Structure and Interpretation of Computer Programs
by Harold Abelson, Gerald Jay Sussman, Julie Sussman
Publisher: McGraw-Hill 1996
Number of pages: 588
Abelson and Sussman's classic Structure and Interpretation of Computer Programs teaches readers how to program by employing the tools of abstraction and modularity. The authors' central philosophy is that programming is the task of breaking large problems into small ones. The book spends a great deal of time considering both this decomposition and the process of knitting the smaller pieces back together.
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by Hanne Riis Nielson, Flemming Nielson - John Wiley & Sons
The book covers the foundations of structural operational semantics and natural semantics. It shows how to describe the semantics of declarative as well as imperative language constructs and will also touch upon non-sequential constructs.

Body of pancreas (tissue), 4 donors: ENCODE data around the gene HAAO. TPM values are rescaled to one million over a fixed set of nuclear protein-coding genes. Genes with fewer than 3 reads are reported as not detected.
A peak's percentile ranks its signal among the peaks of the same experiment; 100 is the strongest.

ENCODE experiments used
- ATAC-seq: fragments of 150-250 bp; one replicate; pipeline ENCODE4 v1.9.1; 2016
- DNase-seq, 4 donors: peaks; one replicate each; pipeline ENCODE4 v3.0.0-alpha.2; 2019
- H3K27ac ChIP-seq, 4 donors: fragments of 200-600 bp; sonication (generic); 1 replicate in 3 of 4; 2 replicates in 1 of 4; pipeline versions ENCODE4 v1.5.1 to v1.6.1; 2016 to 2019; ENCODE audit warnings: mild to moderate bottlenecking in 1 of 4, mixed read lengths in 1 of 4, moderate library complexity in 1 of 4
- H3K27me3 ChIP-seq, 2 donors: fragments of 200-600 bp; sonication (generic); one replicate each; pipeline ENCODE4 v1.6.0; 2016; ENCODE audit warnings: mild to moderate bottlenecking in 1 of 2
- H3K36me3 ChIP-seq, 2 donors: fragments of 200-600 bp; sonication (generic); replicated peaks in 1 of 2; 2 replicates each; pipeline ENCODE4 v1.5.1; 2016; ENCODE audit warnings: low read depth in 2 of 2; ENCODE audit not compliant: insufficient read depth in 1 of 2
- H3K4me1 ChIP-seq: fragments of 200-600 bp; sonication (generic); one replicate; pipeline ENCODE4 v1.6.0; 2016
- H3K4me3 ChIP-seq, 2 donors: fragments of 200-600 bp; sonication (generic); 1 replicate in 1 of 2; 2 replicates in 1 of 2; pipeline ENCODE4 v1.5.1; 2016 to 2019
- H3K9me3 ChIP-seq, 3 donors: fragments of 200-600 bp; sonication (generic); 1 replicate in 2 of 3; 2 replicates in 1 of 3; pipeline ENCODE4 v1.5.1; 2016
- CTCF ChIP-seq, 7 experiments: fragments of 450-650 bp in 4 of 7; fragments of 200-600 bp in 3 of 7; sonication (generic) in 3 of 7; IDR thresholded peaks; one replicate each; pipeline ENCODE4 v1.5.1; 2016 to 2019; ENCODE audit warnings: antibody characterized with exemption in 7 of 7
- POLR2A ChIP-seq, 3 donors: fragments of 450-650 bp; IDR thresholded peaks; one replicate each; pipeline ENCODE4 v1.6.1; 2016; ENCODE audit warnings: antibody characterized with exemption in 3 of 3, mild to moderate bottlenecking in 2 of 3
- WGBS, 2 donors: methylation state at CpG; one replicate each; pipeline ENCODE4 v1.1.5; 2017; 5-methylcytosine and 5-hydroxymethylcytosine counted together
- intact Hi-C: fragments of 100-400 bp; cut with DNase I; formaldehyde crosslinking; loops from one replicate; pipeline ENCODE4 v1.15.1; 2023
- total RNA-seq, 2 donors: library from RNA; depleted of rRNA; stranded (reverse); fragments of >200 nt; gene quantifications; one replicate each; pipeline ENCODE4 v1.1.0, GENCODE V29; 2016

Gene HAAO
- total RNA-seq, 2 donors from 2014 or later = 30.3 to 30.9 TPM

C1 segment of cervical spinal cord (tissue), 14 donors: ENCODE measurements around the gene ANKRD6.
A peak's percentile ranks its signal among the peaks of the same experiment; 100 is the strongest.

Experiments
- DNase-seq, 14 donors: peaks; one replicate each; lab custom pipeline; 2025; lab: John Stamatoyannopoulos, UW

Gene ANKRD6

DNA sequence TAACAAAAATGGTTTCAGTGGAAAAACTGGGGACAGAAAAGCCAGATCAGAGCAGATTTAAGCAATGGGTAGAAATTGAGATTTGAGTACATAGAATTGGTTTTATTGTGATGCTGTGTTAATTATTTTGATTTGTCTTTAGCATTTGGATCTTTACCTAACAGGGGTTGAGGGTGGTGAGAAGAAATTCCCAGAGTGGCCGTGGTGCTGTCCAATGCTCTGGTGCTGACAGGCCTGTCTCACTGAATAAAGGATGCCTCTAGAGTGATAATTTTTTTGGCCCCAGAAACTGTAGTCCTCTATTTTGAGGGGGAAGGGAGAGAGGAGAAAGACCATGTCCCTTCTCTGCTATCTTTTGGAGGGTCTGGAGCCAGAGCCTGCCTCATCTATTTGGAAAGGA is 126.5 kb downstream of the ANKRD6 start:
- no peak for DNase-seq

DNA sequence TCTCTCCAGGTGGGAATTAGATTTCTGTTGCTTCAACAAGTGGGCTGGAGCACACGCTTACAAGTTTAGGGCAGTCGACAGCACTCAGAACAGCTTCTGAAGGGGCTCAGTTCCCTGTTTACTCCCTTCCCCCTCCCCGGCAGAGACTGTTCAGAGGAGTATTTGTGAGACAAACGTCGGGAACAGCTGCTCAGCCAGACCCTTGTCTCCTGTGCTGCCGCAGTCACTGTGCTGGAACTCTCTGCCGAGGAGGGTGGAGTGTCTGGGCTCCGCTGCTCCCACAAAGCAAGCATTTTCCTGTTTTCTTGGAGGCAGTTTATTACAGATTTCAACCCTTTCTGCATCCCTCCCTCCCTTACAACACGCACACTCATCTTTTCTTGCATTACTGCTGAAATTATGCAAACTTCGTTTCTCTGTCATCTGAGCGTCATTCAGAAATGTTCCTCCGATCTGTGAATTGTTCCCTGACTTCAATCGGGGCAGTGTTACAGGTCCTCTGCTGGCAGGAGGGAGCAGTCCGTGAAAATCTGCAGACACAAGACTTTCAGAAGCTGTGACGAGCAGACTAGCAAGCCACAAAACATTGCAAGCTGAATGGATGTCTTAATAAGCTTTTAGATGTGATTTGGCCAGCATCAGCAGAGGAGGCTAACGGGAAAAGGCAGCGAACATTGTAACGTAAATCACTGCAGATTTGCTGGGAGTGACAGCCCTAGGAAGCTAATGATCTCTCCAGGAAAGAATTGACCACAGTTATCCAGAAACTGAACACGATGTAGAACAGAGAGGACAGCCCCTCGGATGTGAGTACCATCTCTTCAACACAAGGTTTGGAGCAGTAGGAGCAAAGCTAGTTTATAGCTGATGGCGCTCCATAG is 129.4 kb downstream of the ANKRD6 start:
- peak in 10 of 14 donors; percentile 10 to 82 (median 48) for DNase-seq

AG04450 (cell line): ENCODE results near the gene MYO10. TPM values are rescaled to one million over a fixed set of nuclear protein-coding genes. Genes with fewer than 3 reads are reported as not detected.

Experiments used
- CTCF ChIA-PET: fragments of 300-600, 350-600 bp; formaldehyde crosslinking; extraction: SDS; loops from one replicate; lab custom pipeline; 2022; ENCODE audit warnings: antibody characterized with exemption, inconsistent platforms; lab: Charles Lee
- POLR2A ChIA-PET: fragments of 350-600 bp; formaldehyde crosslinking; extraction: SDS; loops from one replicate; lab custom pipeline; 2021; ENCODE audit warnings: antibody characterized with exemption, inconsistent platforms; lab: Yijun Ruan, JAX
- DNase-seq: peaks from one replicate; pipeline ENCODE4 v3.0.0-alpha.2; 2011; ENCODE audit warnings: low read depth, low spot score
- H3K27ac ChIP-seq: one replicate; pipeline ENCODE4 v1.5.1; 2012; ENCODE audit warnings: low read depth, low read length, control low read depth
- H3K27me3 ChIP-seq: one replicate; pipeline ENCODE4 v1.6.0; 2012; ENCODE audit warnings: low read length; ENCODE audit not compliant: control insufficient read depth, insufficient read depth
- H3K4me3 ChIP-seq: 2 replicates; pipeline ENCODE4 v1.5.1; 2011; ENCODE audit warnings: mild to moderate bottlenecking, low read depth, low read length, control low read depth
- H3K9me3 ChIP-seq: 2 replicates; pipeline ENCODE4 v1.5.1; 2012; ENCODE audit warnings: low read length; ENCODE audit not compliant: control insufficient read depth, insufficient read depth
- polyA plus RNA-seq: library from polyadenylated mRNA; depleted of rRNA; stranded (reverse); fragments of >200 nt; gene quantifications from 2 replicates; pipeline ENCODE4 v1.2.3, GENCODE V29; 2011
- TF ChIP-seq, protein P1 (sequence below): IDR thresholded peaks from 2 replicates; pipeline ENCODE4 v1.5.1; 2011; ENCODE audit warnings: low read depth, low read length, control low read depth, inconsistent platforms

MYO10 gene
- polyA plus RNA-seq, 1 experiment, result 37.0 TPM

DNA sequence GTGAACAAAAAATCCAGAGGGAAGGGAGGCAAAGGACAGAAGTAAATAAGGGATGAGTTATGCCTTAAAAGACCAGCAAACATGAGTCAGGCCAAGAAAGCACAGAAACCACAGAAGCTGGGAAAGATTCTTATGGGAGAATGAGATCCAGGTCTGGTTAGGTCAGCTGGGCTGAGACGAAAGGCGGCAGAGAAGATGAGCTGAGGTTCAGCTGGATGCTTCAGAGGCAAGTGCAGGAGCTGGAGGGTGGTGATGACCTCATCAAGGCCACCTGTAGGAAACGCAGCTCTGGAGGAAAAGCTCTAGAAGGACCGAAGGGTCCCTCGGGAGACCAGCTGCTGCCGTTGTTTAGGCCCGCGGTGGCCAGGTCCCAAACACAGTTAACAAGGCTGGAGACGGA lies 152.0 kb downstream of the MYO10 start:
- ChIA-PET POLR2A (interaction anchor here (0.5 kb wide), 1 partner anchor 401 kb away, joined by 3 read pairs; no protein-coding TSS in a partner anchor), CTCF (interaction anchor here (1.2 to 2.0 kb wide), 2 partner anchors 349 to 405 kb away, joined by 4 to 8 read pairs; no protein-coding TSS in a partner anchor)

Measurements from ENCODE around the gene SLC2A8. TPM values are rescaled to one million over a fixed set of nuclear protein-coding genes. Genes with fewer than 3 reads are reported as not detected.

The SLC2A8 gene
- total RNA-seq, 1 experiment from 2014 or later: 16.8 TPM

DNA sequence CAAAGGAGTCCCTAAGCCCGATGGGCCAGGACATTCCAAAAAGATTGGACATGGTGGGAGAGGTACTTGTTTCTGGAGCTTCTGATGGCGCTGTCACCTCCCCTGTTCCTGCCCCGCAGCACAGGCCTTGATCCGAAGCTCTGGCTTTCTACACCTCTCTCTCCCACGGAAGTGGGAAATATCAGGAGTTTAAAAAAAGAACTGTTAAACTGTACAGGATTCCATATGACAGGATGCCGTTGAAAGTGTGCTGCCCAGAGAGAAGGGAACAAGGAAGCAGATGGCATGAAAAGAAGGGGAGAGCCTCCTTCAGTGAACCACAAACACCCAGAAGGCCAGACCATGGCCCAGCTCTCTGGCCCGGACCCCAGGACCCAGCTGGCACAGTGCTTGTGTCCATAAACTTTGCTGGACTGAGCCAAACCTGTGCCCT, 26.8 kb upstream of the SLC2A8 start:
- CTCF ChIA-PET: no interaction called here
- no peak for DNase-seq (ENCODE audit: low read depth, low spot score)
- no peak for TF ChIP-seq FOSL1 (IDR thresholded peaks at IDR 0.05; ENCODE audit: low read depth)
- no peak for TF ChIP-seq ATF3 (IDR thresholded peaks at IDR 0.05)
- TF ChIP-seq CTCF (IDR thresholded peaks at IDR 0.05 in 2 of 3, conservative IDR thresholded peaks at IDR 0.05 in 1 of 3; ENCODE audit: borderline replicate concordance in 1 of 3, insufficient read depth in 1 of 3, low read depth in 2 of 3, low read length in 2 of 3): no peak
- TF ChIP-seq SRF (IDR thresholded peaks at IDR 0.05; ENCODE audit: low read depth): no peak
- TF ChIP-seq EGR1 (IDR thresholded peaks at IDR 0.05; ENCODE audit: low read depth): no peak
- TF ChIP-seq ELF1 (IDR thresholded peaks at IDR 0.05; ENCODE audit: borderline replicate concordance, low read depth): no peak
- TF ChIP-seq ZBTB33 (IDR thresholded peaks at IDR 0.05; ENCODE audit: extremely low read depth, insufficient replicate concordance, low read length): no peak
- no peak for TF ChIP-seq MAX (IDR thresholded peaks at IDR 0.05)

by Joey Paquet, Serguei A. Mokhov - arXiv
Lecture notes for the Comparative Studies of Programming Languages course. These notes include a compiled book of primarily related articles from the Wikipedia, as well as Comparative Programming Languages book and other resources.
by Shriram Krishnamurthi - Brown University
Many people would regard this as being two books in one. One book is an introduction to programming, teaching you basic concepts of organizing data and the programs that operate over them. The other book is an introduction to programming languages.
by J. M. Spivey - Prentice Hall
The standard Z notation for specifying and designing software has evolved over the best part of a decade. This an informal but rigorous reference manual is written with the everyday needs of readers and writers of Z specifications in mind.